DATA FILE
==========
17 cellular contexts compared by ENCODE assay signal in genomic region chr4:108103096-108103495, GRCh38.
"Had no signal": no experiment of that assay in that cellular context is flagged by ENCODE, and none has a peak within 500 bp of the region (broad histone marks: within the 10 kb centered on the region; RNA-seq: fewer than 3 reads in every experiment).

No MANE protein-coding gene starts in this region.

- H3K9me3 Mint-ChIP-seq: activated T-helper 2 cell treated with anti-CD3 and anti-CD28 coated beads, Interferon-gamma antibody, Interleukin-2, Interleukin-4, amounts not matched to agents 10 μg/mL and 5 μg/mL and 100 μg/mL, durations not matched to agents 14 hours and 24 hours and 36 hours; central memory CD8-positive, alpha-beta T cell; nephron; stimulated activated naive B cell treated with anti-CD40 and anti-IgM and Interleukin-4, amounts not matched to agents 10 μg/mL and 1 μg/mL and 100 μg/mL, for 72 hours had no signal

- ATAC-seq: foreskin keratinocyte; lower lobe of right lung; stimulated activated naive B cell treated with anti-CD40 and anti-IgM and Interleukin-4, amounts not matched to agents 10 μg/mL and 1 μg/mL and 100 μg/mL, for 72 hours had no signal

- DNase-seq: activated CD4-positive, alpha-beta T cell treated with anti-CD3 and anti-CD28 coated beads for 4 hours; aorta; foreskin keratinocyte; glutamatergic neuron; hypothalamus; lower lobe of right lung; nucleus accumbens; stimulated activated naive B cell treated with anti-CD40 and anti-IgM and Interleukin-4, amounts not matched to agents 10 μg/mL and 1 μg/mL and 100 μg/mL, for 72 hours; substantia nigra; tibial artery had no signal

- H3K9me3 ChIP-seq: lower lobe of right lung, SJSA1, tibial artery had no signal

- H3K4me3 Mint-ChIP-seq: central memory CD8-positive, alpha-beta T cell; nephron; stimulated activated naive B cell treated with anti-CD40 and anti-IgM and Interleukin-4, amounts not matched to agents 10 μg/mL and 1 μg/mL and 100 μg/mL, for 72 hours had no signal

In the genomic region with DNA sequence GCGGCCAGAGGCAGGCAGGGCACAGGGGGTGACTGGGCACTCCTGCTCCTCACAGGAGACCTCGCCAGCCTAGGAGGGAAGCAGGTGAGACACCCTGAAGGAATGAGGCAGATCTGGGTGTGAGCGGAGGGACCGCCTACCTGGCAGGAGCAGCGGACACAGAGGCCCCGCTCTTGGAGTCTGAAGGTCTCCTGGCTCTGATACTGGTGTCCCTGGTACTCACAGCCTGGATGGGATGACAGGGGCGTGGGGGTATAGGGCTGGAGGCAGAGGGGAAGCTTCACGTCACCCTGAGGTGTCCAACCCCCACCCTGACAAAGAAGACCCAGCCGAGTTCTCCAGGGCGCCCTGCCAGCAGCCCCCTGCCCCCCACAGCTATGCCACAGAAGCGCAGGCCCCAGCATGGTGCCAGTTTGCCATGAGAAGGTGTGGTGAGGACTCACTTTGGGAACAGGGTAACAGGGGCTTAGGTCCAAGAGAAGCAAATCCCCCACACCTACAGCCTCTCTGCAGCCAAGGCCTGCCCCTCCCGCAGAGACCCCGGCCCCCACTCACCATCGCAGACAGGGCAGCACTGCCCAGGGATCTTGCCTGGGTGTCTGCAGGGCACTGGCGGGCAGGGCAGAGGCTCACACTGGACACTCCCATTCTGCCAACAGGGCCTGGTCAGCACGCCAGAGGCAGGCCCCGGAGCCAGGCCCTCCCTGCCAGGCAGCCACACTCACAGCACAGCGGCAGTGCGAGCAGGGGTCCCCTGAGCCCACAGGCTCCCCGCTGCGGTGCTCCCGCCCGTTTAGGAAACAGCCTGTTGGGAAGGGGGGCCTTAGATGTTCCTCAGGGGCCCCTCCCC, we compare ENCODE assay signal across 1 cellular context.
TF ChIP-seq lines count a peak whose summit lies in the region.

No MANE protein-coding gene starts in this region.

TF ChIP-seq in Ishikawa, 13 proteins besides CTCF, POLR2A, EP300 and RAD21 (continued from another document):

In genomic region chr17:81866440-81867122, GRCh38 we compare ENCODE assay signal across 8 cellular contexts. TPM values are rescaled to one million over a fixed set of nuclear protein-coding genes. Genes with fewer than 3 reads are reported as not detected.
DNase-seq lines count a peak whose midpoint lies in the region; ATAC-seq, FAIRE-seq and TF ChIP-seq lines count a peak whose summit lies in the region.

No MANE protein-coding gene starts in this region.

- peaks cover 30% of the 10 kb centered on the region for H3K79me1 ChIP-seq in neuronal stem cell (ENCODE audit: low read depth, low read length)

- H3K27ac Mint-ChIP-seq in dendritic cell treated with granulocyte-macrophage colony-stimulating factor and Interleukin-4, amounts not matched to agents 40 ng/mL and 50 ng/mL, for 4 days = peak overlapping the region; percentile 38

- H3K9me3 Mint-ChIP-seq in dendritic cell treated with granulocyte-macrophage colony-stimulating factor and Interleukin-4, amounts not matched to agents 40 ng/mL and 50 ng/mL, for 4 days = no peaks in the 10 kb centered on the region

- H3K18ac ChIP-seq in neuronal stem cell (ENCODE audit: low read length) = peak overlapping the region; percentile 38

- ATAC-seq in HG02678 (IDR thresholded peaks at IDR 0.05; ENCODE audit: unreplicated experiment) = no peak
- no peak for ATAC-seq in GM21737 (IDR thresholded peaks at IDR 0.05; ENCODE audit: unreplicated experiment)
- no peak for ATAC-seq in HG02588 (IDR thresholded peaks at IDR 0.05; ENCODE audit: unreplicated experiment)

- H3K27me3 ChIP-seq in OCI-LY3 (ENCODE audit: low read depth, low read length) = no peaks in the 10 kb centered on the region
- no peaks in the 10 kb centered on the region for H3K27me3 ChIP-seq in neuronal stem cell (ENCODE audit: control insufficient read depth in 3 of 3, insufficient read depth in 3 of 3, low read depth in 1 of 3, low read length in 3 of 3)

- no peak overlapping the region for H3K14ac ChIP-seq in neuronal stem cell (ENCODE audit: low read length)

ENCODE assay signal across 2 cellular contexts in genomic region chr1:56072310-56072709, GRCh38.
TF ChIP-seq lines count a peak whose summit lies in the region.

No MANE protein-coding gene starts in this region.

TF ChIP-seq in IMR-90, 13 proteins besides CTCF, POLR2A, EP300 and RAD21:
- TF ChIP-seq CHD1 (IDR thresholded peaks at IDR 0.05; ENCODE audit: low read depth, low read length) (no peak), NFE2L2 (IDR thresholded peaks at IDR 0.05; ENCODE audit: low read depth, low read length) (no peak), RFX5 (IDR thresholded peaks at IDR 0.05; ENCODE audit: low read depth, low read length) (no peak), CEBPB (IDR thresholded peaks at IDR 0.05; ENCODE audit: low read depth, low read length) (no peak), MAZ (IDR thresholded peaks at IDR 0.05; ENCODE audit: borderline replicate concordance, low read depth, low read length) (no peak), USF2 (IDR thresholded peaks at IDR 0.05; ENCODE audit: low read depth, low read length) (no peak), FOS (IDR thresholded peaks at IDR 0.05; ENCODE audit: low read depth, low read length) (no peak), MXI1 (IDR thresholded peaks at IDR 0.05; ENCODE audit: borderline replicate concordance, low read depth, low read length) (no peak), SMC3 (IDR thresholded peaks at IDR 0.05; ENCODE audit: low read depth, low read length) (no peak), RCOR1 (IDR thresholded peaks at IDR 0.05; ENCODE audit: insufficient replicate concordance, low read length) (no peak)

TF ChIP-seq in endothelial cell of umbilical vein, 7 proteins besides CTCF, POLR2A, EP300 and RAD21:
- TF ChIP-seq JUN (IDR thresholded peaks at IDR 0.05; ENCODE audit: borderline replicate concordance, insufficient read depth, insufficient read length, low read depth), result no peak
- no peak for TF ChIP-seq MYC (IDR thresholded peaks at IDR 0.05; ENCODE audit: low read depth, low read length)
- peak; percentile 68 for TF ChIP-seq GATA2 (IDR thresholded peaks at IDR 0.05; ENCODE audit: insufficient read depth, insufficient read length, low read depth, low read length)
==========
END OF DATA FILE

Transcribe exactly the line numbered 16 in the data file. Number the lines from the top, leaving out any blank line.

- peaks cover 30% of the 10 kb centered on the region for H3K79me1 ChIP-seq in neuronal stem cell (ENCODE audit: low read depth, low read length)